With regard to my additional 3 points of evaluation it only scores 1 of 3. I quickly determined it was a traditional romance format and not my preferred cup of tea, so I ended up skimming vast amounts of the material. Hence, my inner editor did not come out to play.

Fine writing quality and those who enjoy the romance genre and a lusty romp would definitely enjoy her book.

Lonesome Dove
Larry McMurtry (1985)
(spoilers follow)

Scores 100% on my 8 points to make a western list.

It has everything a die-hard western fan could want – the dramatic river crossing, the perils of the cattle drive, the harsh weather, gunplay, horses, the land shaping the characters. So many great moments in the book – more then any other death that occurred, the death of Deets hit me most profoundly. There was also that great moment when the tough fighter Call woke to find his horse being led by Deets after 3 particularly harsh, sleepless days on the drive – I love stories of friendship!

But I also have a love/hate relationship with this book. Read it probably 3-4 years ago, well after it was first published. On the one hand, I do believe it is a great book and an absolute must-read for anyone who is a fan of the western genre. On the other hand, I wasn’t a big fan of Gus (it didn’t hurt my feelings when he died – I was tired of his yammering anyway) or Lorena (kept waiting for her to die to my satisfaction and she didn’t!). But Call was a very interesting character who more then made up for my lack of feeling for some of the other characters and my weariness with some other aspects of the book.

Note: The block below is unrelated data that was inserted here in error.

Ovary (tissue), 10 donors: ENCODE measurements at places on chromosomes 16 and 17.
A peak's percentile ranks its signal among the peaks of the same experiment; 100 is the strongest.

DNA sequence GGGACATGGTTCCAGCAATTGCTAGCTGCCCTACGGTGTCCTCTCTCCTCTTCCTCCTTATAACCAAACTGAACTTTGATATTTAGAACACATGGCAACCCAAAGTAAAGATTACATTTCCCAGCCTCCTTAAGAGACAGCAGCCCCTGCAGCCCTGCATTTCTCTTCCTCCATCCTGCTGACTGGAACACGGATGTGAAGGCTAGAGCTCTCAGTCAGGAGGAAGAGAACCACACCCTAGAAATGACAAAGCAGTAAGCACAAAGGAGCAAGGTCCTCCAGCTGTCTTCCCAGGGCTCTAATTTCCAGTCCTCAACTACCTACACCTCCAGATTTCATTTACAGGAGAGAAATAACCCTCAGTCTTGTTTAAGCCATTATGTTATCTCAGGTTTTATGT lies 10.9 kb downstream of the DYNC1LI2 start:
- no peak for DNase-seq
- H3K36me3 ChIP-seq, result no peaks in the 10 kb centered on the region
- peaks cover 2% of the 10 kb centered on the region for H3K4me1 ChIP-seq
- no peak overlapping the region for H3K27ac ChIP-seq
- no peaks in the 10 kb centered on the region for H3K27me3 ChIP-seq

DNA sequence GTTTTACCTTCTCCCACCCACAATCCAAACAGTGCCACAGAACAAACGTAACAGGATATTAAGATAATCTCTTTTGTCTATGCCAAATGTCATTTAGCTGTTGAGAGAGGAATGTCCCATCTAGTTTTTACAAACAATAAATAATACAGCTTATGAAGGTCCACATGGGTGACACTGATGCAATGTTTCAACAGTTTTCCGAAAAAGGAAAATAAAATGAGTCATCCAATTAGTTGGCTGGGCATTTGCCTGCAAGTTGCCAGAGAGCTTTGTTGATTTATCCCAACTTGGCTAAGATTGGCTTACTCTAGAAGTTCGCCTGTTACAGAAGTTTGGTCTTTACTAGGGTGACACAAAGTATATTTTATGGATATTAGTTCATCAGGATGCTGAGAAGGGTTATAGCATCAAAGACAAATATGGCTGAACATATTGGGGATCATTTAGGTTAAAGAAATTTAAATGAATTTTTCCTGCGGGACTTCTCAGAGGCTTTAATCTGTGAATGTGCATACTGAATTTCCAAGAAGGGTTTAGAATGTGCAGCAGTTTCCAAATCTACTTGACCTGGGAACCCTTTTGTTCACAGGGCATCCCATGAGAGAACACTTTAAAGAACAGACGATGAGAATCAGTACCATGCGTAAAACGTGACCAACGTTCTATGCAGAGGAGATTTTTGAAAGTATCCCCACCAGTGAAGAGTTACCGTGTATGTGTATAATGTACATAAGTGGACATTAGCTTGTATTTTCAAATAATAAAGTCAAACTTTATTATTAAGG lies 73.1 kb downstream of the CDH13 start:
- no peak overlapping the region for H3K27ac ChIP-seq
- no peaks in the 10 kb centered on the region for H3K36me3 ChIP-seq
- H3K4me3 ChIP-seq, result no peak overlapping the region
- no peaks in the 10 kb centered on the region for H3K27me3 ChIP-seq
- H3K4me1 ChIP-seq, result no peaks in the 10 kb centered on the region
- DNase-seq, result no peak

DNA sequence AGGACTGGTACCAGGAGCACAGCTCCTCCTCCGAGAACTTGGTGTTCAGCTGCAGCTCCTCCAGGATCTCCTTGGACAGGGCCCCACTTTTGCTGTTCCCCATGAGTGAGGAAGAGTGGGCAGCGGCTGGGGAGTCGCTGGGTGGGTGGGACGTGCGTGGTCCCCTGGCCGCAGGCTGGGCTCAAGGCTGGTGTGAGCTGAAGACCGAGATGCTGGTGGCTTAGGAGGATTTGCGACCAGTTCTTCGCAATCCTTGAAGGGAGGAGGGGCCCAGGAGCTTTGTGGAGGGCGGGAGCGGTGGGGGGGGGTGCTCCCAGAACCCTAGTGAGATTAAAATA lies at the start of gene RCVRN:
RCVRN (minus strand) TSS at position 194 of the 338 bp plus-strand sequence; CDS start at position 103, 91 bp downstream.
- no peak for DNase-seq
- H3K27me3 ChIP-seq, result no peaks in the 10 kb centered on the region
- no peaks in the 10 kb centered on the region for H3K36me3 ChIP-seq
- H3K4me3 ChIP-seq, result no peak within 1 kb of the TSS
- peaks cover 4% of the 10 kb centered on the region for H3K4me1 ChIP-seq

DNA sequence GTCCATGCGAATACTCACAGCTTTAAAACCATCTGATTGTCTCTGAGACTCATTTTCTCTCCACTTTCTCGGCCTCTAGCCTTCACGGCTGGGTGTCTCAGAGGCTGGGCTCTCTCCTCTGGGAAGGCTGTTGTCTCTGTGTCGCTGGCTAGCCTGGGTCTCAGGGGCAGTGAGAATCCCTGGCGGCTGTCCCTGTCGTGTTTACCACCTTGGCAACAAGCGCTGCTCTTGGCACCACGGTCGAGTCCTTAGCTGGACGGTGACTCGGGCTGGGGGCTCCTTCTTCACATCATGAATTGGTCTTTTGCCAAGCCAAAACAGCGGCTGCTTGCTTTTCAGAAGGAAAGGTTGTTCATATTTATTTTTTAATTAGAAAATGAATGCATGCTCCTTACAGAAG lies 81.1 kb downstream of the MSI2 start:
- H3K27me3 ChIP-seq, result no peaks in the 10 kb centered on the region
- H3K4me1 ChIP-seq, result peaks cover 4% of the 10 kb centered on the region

On the additional 3 factors scale, Lonesome Dove scores 1.5 of 3. While, like Gone With the Wind, I thought it was a good novel, I have no desire to read it over again.

As to stilling my inner editor? I would say most, but not all of the time Lonesome Dove did still my inner editor. Probably the primary reason it didn’t completely still me was the use of what I thought were unnecessary characters – I didn’t feel the whole July, Janey, Joe circle of characters were necessary to the book – to me they always read as characters unessential to the plotline. But this is a writer’s lesson in itself. Writers are often lectured to death about all the rules of writing – including unnecessary characters. But if you are as good at your craft as Larry McMurtry, you can break the rules and still come up with an award winning novel. So know the rules, but don’t let them chain you down – you might miss out on a Pulitzer!

Lonesome Dove is definitely a must read for any western fan.

Interesting – we’ve looked at 4 books on that top 10 list and they are evenly split at 2 western, 2 not. It will be interesting to see how the remaining 6 books on the list fare. Will update again soon.